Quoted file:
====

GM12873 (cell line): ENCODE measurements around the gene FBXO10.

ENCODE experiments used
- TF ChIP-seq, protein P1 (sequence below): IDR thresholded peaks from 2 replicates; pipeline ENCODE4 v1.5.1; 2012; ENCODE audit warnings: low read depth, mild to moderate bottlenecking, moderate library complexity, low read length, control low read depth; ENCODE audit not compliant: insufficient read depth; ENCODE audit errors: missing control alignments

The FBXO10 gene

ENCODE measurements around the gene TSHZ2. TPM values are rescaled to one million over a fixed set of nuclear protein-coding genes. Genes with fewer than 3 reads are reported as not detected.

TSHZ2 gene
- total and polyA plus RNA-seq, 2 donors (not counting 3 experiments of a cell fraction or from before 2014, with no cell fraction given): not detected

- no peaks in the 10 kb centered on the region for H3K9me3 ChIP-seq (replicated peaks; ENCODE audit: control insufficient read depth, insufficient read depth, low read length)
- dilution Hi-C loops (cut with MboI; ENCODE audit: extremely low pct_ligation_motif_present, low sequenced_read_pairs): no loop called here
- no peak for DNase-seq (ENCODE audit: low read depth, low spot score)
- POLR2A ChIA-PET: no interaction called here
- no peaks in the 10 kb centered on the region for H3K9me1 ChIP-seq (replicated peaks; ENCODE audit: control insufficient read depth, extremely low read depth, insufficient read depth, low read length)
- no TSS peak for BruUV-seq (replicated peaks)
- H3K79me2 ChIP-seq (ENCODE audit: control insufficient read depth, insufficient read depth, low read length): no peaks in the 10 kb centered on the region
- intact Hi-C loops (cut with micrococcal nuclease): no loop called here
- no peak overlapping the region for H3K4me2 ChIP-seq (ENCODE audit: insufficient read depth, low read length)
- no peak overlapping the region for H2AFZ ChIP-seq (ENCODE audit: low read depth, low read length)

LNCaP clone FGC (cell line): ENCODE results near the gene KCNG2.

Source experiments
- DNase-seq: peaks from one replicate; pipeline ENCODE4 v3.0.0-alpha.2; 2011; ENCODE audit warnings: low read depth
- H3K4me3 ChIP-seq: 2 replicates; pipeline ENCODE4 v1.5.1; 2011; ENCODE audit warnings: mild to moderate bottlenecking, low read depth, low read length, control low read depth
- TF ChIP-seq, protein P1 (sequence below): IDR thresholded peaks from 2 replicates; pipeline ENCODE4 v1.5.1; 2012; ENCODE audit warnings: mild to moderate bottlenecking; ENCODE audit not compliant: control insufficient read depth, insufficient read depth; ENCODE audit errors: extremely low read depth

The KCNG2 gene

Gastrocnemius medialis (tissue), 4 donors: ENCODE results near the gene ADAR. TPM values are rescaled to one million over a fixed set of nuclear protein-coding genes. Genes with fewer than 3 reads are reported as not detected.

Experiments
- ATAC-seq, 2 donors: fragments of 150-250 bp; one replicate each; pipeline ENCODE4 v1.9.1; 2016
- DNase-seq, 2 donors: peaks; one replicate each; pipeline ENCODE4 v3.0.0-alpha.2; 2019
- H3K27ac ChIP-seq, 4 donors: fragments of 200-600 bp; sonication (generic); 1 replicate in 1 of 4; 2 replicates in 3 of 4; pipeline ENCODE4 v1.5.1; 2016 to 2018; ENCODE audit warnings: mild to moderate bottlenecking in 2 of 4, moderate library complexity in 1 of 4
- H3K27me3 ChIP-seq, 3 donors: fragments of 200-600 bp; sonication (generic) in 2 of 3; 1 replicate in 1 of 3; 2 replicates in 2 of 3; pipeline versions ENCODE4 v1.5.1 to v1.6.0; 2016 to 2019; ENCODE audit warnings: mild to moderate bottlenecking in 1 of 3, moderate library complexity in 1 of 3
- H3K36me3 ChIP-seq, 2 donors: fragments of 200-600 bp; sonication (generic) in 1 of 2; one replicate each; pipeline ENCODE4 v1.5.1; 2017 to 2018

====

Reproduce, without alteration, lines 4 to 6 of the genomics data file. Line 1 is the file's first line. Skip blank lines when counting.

The FBXO10 gene

ENCODE measurements around the gene TSHZ2. TPM values are rescaled to one million over a fixed set of nuclear protein-coding genes. Genes with fewer than 3 reads are reported as not detected.

TSHZ2 gene